This was much like it from Rangers. When Aberdeen, set up in a very defensive formation, did have possession, they were harried by those in blue jerseys, and after one turnover, Cifuentes forced the first corner of the contest. It was imperative that Rangers didn’t relent, rewards would surely come if they kept up the intensity and high pressing that had been the hallmark of the opening 10 minutes.

After a little bit of a lull in proceedings, Rangers almost hit the front after 20 minutes. Ryan Jack, whose socks at the back resembled a pair of ripped jeans, dug out a cross from the left, and Dessers’s header drew a diving save from Kelle Roos in the Aberdeen goal.

There followed a sloppy spell. Passes were errant and often overhit, and that seemed to encourage Aberdeen to break out of their defensive cocoon. They didn’t really look like penetrating the Rangers defence, though, and play soon shifted to the other end where we witnessed Rangers doing likewise. There was plenty of passing from side to side, but it took until the thirty-fifth minute before an opening was fashioned. Tavernier’s cross picked out Cifuentes in the six-yard box, but the Ecuadorian somehow failed to find the target.

And he was made to pay for his profligacy a minute later when Aberdeen took the lead. A corner was allowed to drift to the back post where Stefan Gartenmann slid in to score. It was a dreadful goal to concede and ended the recent run of clean sheets.

Rangers needed a response, but a quick glance at the stats suggested that Cyriel Dessers, who had passed up two good chances, was struggling to make an impact once again. With 40 minutes played, he had only touched the ball 10 times – in contrast, Sam Lammers had had 30 touches – and hadn’t won any of his four aerial duels. He had executed just seven passes too. His looping header that fell limply into the hands of Roos two minutes before the break summed up another frustrating 45 minutes for the Rangers number nine.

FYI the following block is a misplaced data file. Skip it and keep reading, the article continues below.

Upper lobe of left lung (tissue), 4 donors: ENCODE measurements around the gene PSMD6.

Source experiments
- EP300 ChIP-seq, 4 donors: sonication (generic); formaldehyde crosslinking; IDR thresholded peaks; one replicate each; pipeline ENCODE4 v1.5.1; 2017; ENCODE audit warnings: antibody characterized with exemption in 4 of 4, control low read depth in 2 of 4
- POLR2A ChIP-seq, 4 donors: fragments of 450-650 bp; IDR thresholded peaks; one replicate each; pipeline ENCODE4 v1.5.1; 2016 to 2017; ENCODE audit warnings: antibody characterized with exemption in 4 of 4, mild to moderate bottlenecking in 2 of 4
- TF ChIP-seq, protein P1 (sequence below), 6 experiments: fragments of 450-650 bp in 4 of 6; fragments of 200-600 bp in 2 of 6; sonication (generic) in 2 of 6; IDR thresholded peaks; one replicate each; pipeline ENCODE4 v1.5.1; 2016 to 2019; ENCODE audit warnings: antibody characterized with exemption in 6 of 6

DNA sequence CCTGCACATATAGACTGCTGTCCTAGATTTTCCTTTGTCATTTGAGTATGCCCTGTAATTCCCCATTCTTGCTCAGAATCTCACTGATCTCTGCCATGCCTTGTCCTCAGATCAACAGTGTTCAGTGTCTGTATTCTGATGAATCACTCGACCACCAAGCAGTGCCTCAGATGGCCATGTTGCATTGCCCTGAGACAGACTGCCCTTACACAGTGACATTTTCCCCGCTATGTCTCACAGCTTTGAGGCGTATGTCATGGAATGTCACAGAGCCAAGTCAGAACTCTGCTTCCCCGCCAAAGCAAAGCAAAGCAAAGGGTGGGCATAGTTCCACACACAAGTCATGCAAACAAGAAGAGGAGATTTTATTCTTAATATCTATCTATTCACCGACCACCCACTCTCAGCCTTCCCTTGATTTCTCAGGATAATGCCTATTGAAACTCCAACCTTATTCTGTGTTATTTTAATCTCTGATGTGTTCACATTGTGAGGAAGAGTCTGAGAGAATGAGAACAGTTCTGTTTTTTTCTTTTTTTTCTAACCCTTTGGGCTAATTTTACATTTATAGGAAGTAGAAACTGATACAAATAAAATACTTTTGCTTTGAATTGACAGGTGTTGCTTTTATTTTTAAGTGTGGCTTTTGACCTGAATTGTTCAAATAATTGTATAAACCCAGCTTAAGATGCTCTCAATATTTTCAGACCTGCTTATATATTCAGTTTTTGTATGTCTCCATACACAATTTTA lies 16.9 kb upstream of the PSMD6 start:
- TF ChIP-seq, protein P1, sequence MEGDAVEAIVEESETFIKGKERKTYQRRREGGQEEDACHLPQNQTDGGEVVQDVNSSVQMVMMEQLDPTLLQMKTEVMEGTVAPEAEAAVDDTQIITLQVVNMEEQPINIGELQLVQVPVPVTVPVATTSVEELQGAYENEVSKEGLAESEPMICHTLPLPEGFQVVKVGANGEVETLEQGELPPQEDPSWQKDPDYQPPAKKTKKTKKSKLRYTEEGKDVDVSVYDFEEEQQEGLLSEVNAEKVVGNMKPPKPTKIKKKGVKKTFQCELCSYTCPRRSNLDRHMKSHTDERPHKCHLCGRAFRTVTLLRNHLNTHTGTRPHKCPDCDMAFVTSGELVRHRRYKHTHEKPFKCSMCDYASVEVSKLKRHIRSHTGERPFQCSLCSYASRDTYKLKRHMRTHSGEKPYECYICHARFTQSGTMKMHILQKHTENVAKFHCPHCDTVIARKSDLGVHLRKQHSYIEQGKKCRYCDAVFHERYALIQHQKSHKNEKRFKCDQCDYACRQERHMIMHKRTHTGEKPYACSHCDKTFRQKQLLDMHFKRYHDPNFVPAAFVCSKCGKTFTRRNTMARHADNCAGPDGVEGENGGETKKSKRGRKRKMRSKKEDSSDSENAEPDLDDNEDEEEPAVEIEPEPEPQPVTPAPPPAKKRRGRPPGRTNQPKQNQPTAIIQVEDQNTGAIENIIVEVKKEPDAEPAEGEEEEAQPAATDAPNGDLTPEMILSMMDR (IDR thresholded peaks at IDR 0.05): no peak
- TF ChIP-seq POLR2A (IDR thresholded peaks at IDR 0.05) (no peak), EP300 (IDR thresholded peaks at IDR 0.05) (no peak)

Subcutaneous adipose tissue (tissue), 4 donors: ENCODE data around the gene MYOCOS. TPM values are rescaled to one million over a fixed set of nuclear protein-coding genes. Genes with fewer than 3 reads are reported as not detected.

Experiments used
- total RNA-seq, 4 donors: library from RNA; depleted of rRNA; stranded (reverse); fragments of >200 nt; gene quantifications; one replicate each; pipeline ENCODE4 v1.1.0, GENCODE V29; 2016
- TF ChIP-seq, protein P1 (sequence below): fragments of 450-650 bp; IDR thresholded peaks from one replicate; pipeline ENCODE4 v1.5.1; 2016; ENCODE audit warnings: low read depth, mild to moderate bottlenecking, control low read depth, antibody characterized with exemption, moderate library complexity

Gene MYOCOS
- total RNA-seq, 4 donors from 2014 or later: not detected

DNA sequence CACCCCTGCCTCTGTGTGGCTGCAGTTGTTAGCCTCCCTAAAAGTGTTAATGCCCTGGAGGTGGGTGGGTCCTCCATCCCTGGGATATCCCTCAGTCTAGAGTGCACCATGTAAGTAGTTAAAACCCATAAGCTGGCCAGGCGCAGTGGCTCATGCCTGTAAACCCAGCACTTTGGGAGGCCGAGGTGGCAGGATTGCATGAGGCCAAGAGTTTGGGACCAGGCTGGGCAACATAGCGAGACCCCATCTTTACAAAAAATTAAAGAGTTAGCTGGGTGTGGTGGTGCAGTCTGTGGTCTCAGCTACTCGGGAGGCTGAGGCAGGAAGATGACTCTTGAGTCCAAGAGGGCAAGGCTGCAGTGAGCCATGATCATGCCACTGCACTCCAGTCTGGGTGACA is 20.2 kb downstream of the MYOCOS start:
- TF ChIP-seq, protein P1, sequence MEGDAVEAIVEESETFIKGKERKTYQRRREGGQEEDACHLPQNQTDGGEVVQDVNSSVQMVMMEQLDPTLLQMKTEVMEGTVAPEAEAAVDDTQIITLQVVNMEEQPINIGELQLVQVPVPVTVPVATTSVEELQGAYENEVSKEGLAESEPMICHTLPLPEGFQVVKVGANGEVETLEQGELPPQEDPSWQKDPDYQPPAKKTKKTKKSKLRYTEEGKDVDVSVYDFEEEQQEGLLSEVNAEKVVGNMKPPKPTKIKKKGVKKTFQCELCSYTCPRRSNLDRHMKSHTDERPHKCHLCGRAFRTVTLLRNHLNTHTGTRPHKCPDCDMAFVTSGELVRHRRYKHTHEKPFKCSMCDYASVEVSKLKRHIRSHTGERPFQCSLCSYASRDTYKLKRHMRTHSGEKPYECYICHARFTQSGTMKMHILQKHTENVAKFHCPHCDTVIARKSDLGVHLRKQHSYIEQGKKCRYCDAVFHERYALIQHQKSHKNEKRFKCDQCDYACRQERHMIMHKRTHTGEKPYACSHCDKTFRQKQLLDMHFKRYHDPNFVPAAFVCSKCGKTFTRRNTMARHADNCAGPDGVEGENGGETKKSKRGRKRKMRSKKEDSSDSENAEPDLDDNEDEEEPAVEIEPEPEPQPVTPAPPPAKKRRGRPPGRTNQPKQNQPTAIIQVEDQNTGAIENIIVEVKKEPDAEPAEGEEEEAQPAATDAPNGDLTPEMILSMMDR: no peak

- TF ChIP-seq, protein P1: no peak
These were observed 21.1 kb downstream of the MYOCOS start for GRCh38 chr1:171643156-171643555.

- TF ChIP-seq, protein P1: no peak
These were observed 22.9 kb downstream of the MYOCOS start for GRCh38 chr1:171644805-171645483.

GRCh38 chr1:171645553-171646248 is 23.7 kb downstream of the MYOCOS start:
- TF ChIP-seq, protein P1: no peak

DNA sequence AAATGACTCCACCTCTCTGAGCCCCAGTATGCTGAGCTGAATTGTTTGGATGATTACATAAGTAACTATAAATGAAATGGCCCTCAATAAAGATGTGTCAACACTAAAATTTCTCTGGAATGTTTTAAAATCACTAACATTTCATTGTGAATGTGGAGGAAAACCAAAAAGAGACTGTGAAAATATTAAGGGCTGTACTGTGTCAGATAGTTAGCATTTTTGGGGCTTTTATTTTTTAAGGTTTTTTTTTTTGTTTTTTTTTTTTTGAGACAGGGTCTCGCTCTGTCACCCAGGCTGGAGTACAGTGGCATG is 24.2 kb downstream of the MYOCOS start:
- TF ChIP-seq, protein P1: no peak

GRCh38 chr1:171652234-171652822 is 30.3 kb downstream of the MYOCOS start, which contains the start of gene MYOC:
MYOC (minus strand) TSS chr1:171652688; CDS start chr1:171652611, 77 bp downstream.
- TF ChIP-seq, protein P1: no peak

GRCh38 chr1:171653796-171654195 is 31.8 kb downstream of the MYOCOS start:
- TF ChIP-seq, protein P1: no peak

On a day when injury time had already proven pivotal, the fourth official’s board showed that there would be five additional minutes at the end of the first half. Could Rangers make use of it to restore parity? They couldn’t – Dessers did get his head to a Yilmaz cross, but it drifted harmlessly wide – and there were plenty murmurings of discontent as the players trooped off at the interval.

Beale made two changes at the break. Yilmaz was replaced by Barisic, while Scott Wright came on for Ryan Jack. That looked to prompt a change in shape to what looked like 4-2-4, with Wright and Sima playing wide of Lammers and Dessers.

Rangers created an opening after 53 minutes. The ball was funnelled wide to Barisic on the left side of the box, and his low shot with his left foot was parried by Roos. Alas, there was no one in a blue jersey on hand to pounce on the rebound.

Aberdeen then almost scored a second. They forced a corner and although it was cleared, Dessers gave the ball away, and when it was crossed to the back post, Bojan Miovski struck the frame of the goal with a header. He should have scored and hammered another nail into the Rangers coffin.